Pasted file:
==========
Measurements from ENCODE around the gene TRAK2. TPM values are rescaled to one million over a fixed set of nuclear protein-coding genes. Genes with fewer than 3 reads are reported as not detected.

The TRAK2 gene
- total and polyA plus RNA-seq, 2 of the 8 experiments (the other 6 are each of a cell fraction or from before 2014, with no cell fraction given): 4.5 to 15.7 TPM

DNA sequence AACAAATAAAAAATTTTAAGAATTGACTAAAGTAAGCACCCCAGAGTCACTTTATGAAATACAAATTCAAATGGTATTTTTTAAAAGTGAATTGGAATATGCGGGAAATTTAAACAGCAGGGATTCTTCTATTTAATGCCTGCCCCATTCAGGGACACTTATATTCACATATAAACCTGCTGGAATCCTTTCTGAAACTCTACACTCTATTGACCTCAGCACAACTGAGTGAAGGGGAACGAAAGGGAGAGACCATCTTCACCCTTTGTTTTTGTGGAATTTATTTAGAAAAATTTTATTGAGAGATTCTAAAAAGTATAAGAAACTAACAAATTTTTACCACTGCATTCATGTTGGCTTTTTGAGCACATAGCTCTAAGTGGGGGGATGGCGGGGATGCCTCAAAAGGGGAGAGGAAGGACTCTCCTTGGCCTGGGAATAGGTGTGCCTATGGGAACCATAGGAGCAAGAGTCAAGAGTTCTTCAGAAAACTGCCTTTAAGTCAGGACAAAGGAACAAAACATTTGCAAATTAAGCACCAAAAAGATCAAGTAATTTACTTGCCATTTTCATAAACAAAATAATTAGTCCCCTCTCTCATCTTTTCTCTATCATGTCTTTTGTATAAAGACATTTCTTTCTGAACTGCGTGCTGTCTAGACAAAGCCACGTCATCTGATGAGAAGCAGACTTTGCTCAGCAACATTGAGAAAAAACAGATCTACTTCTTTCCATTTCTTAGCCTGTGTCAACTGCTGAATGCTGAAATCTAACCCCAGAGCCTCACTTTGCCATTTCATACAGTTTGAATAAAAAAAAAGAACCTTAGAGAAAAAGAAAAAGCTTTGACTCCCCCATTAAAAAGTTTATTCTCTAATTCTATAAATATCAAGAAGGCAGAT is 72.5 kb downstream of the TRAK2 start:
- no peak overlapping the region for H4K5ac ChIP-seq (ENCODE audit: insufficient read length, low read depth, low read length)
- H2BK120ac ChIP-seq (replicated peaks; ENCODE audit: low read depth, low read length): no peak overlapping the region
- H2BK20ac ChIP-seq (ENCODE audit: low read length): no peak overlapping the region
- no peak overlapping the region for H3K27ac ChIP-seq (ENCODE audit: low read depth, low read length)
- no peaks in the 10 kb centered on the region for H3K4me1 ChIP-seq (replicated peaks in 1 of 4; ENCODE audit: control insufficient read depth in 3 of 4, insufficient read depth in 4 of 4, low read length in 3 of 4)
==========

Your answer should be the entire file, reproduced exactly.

Measurements from ENCODE around the gene TRAK2. TPM values are rescaled to one million over a fixed set of nuclear protein-coding genes. Genes with fewer than 3 reads are reported as not detected.

The TRAK2 gene
- total and polyA plus RNA-seq, 2 of the 8 experiments (the other 6 are each of a cell fraction or from before 2014, with no cell fraction given): 4.5 to 15.7 TPM

DNA sequence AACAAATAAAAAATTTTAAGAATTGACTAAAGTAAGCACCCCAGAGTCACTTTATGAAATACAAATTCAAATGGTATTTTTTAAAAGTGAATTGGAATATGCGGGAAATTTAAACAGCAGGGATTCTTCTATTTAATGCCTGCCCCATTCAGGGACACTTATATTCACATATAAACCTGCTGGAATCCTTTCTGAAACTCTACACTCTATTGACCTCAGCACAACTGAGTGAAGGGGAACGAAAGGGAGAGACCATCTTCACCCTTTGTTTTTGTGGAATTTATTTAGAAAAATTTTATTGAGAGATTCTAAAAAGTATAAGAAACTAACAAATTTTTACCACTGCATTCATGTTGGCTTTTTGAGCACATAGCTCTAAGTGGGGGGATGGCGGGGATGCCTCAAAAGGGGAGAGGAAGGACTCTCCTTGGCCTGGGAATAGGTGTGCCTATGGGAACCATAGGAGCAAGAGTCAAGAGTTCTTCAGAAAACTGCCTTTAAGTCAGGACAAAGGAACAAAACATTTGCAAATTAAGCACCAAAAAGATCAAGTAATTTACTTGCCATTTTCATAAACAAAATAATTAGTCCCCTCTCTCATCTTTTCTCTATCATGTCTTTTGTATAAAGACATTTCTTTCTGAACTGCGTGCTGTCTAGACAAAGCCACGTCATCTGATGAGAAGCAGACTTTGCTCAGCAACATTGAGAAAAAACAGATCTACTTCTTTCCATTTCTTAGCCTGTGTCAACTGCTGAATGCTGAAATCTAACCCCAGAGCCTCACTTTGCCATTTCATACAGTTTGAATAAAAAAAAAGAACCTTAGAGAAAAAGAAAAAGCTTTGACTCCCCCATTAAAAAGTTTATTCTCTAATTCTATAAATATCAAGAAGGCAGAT is 72.5 kb downstream of the TRAK2 start:
- no peak overlapping the region for H4K5ac ChIP-seq (ENCODE audit: insufficient read length, low read depth, low read length)
- H2BK120ac ChIP-seq (replicated peaks; ENCODE audit: low read depth, low read length): no peak overlapping the region
- H2BK20ac ChIP-seq (ENCODE audit: low read length): no peak overlapping the region
- no peak overlapping the region for H3K27ac ChIP-seq (ENCODE audit: low read depth, low read length)
- no peaks in the 10 kb centered on the region for H3K4me1 ChIP-seq (replicated peaks in 1 of 4; ENCODE audit: control insufficient read depth in 3 of 4, insufficient read depth in 4 of 4, low read length in 3 of 4)